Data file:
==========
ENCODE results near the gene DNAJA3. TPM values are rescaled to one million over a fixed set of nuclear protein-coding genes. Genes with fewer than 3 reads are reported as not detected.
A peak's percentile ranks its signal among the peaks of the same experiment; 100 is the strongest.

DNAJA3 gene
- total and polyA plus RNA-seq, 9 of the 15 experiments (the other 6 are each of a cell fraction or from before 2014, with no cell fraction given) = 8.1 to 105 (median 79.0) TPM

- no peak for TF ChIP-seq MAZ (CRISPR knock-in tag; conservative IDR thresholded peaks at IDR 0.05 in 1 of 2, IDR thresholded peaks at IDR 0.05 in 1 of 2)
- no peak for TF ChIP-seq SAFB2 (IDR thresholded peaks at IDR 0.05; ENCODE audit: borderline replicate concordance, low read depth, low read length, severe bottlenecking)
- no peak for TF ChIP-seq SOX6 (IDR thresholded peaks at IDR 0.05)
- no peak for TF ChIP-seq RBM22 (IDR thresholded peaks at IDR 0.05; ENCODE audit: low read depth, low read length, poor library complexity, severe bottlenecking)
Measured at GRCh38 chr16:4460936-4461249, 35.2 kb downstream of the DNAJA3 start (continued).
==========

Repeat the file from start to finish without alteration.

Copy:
ENCODE results near the gene DNAJA3. TPM values are rescaled to one million over a fixed set of nuclear protein-coding genes. Genes with fewer than 3 reads are reported as not detected.
A peak's percentile ranks its signal among the peaks of the same experiment; 100 is the strongest.

DNAJA3 gene
- total and polyA plus RNA-seq, 9 of the 15 experiments (the other 6 are each of a cell fraction or from before 2014, with no cell fraction given) = 8.1 to 105 (median 79.0) TPM

- no peak for TF ChIP-seq MAZ (CRISPR knock-in tag; conservative IDR thresholded peaks at IDR 0.05 in 1 of 2, IDR thresholded peaks at IDR 0.05 in 1 of 2)
- no peak for TF ChIP-seq SAFB2 (IDR thresholded peaks at IDR 0.05; ENCODE audit: borderline replicate concordance, low read depth, low read length, severe bottlenecking)
- no peak for TF ChIP-seq SOX6 (IDR thresholded peaks at IDR 0.05)
- no peak for TF ChIP-seq RBM22 (IDR thresholded peaks at IDR 0.05; ENCODE audit: low read depth, low read length, poor library complexity, severe bottlenecking)
Measured at GRCh38 chr16:4460936-4461249, 35.2 kb downstream of the DNAJA3 start (continued).